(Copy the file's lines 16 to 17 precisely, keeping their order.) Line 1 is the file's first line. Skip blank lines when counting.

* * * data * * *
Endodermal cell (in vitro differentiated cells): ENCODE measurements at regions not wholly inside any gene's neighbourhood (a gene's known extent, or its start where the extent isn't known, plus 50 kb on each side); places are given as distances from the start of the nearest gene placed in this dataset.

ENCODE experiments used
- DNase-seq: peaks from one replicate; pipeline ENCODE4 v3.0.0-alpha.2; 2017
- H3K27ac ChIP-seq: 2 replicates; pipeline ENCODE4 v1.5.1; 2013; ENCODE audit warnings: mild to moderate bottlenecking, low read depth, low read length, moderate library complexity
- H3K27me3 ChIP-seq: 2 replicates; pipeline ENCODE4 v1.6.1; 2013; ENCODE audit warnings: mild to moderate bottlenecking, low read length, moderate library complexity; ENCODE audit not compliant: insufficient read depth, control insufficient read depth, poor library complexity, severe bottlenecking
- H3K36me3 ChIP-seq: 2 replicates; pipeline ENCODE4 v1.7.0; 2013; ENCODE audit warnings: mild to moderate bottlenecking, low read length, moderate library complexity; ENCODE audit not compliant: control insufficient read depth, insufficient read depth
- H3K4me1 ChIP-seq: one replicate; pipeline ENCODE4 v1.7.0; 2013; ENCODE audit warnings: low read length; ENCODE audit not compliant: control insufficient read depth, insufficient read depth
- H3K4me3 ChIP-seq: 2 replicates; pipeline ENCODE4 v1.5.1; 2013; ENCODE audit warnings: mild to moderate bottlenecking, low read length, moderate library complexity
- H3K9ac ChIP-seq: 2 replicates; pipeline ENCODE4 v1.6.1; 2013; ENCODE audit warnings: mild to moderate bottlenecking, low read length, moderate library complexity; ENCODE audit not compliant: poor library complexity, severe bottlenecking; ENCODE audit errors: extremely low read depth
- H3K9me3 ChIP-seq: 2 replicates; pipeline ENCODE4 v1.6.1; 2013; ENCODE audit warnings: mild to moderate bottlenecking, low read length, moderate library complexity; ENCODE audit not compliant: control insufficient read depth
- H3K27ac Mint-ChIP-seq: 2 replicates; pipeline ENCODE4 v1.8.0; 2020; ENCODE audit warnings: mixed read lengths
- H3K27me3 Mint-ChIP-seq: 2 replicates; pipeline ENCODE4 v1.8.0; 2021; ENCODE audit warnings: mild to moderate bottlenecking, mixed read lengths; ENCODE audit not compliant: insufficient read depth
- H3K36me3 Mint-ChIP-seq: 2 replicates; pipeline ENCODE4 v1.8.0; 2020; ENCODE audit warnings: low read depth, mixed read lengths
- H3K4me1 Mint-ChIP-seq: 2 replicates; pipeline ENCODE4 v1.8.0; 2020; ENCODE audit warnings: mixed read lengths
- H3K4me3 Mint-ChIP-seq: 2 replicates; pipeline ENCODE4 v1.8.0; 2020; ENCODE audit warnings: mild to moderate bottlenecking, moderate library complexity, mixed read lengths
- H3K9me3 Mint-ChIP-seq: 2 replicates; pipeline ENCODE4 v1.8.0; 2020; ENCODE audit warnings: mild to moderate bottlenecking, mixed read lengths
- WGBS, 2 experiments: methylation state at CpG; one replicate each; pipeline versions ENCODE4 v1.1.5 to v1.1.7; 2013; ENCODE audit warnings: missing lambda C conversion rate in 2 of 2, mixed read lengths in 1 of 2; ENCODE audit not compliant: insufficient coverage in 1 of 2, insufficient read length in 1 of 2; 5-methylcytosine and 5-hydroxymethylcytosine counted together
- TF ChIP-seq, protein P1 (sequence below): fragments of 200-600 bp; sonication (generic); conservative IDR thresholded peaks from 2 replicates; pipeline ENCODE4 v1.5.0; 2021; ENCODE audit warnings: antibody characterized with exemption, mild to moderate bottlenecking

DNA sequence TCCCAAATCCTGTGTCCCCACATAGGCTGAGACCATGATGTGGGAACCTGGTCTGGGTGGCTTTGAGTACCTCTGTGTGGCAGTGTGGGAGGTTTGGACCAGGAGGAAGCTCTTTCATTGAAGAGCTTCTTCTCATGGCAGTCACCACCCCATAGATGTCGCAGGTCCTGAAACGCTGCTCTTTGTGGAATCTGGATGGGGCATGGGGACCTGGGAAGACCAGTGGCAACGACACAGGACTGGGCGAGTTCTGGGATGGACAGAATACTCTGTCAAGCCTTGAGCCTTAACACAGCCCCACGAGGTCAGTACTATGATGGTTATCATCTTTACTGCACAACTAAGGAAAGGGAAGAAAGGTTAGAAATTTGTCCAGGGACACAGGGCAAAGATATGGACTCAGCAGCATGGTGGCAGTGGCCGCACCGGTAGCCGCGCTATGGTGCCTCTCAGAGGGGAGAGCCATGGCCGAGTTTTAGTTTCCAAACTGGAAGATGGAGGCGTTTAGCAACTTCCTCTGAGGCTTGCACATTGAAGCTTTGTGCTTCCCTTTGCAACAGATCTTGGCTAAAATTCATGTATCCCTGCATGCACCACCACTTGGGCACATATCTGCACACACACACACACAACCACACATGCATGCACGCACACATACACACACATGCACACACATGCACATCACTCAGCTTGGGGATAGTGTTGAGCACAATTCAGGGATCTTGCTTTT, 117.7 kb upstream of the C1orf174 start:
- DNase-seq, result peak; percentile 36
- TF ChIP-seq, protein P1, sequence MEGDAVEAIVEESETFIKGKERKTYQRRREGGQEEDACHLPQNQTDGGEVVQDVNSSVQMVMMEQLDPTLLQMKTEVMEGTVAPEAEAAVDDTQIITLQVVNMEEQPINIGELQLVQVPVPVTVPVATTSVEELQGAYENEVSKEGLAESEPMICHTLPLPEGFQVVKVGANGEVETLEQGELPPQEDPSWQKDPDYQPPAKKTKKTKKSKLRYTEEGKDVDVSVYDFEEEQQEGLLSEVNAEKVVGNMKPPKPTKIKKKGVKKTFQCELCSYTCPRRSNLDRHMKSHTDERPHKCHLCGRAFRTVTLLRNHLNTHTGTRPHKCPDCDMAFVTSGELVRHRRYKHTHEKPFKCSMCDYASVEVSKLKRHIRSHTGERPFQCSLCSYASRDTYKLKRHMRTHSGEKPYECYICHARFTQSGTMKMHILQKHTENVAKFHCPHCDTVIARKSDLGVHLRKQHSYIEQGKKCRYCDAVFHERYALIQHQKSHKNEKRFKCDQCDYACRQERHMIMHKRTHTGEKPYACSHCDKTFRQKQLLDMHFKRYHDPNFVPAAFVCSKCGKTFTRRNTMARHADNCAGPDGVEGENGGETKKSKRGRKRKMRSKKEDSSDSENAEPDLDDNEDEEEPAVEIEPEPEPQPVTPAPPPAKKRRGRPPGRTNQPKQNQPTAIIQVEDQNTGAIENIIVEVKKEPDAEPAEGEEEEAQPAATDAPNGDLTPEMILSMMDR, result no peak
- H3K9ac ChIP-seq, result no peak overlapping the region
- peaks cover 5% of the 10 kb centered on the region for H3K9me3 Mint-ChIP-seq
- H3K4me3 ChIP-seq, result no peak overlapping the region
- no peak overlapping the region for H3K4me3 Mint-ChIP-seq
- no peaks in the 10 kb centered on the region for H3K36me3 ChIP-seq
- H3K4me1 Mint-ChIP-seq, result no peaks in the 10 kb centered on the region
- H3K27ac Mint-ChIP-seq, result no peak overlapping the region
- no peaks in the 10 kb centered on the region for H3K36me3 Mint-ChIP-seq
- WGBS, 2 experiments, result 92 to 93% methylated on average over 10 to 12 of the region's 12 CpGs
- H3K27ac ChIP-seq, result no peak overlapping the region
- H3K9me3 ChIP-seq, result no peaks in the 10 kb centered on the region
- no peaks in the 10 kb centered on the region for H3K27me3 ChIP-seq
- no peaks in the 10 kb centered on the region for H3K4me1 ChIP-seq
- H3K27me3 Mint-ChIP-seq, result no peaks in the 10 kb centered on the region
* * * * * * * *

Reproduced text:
- H3K9me3 Mint-ChIP-seq: 2 replicates; pipeline ENCODE4 v1.8.0; 2020; ENCODE audit warnings: mild to moderate bottlenecking, mixed read lengths
- WGBS, 2 experiments: methylation state at CpG; one replicate each; pipeline versions ENCODE4 v1.1.5 to v1.1.7; 2013; ENCODE audit warnings: missing lambda C conversion rate in 2 of 2, mixed read lengths in 1 of 2; ENCODE audit not compliant: insufficient coverage in 1 of 2, insufficient read length in 1 of 2; 5-methylcytosine and 5-hydroxymethylcytosine counted together